The henhouse arrived some days ago! But how to prevent the mink, the pine marten, the badger and the fox from breaking in? What kind of sand do the hens prefer to bath in? Where do you buy litter for the clutch? When do the hens start to lay? And how do you tell them that it is time to go to bed, so you can close the door to the henhouse in the evening?
Yesterday night we went to a farmer friend and she picked out for us; four hens and a rooster. We took them home in a cardboard box and released them in the coop. We and the cows watched them curiously. At ten o´clock in the evening the four hen and their rooster suddenly decided to go inside and have some sleep, and 6:30 (sharp!) in the morning the rooster crowed!
I´m not a dog person. I have never been a dog owner. (When I was very small a badger-dog stayed in our family for a short time, but I only have vague memories, and some photos, of him.) But I like drawing dogs! And I need a small drawing-project alongside commission illustration. So if I find it fun I will now and then publish my (Swedish) dogs here. (From the top; a long-haired dog, a big dog and a small dog.) Have a nice weekend!
Ett annat slags djur; P2-fågeln.
Mr Indian suddenly showed up in my doorway. Such a nice surprise! I think the wooden sculptures made by Ingela are brilliant. And now I´m waiting for this book to be published. I KNOW it will be a classic.
The pattern is made for a book cover, but in the end I rejected it. Now I will use it for a tipi for my Indian instead.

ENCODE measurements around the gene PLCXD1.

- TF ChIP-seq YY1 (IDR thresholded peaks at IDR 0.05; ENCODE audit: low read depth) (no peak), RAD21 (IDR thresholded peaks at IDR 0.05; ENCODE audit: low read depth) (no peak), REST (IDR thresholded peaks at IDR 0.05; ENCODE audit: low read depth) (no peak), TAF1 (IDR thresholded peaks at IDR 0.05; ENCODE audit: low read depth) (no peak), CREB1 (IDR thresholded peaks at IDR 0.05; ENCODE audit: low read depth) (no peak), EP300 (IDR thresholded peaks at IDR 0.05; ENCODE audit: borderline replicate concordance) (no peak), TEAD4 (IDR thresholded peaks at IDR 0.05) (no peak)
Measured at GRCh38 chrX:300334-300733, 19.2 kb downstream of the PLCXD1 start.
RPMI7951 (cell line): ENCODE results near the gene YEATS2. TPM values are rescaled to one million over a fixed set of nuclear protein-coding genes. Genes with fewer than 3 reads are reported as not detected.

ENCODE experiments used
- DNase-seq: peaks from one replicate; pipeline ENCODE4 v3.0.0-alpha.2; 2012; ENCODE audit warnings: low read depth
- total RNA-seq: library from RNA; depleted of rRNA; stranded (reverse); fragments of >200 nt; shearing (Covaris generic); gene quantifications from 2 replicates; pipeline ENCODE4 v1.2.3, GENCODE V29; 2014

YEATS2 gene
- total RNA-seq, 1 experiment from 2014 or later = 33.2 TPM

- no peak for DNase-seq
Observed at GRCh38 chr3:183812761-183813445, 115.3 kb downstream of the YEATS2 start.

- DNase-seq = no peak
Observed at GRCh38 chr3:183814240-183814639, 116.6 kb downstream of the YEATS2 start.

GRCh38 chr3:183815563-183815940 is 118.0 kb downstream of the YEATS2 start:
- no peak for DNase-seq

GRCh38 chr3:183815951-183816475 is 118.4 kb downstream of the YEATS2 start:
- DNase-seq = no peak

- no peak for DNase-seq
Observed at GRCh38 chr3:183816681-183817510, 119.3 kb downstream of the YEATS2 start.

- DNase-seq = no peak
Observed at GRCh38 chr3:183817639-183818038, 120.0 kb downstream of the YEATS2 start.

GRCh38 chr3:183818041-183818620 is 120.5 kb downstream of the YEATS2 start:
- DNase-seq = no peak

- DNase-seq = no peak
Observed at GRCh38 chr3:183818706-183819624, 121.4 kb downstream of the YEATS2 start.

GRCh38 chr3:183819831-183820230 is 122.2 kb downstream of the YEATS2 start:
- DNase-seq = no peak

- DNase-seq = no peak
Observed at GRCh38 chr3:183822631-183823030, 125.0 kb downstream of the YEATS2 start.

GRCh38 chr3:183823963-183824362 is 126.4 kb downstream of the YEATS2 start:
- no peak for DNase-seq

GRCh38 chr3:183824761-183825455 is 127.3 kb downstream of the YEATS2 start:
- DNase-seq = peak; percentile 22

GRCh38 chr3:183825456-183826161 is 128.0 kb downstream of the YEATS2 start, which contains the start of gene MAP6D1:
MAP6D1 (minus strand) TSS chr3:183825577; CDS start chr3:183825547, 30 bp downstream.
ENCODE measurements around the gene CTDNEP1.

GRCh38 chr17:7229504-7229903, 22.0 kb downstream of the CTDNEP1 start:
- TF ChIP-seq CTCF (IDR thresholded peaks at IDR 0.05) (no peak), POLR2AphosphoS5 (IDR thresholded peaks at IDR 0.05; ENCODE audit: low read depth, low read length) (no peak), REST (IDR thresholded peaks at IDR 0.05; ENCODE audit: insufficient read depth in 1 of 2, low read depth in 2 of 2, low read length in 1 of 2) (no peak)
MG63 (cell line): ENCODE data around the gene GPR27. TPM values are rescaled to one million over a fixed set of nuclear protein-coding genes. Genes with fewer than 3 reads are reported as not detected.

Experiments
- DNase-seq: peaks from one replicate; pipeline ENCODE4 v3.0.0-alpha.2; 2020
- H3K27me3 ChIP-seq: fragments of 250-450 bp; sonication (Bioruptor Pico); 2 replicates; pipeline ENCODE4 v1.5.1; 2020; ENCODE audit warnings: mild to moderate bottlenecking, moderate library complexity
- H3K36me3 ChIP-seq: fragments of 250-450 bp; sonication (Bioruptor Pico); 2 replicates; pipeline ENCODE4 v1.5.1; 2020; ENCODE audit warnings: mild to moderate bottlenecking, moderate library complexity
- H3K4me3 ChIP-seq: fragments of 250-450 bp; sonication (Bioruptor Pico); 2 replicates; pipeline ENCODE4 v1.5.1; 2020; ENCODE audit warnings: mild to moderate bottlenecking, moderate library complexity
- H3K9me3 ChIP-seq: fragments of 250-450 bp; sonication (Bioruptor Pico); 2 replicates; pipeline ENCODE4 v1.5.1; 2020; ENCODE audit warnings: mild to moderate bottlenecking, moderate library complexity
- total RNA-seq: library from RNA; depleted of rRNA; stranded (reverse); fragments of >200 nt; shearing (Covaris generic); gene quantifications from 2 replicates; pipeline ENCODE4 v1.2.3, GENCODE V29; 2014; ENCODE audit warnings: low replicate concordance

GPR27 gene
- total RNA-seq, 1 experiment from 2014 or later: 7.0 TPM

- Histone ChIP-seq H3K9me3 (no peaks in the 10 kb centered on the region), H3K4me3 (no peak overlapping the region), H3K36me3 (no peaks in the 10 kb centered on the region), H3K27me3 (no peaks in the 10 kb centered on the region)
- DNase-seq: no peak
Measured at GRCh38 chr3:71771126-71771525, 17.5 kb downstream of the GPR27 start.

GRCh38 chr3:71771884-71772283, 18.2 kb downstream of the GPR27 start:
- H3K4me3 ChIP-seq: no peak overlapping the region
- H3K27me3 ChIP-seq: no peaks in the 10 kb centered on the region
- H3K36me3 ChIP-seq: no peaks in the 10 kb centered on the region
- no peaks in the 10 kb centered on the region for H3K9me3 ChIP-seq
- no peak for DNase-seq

Setting Up A Tipi
At the moment, days are filled with laser swords, newly awakened animals and perspiringly detailed work. And I´m desperately longing for going in to a bubble of new and untried projects. Or going here, to the Freud Museum. Found thanks to Emi Gunér, who writes so very inspiring about museums all over the world, on the (Swedish) blog Exhibitionisten at dn.se. (Emi also runs the blog Letters From The End Consumer.)
The Freudian Slippers at the Freud Museum Shop!
A book I read when I was a child. (Doj-Doj, written by Beppe Wolgers in 1969, illustrated by Lotta Silfverhielm.) Strange about this book is, when thinking about it, I remember bright and vivid illustrations. When I found it, it really surprised me that the illustrations are not very adjusted to children. (At least according to what we, grown-ups of today, assume children would like.) My memories of this book is that it was exciting, somehow mysterious and that it was full of noise, city life and... color.
Pictures from an exhibition held in Mörtfors (last weekend) and pictures from the forest. Forest is a beautiful living room this time of the year!
K Special. Roy Andersson - Det är en dag i morgon också.
The internet is a great folk art collection. One link leads to another, and it never ends. Here are some personal favorite links, found on the way.
Tall, red sculpture by Carlos Rangel, from MOBA, Museum of Bad Art.
Paintings on cardboard, by Bill Traylor, from Just Folk. More Bill Traylor.
Bo Jangles top hat, jacket, vest and pants, from Joshua Lowenfels.
Adolf Wölfi Foundation.
Accidental Mysteries, vernacular photography.
Foundation for Self-taught American Artists.
Och ANNAN KONST! Tjing! Ses på måndag.
Who are they? Where do they come from? Wooden men and women from my own small collection of outsiders.
Remember the Trapeze Toy? Have been looking for more by Earl Eyman. Found these, at Anonymous Works.
Earlier blogpost about sculptor Johan August Gustafsson.
And wonderful, wonderful animal sculptures by Jesse Aaron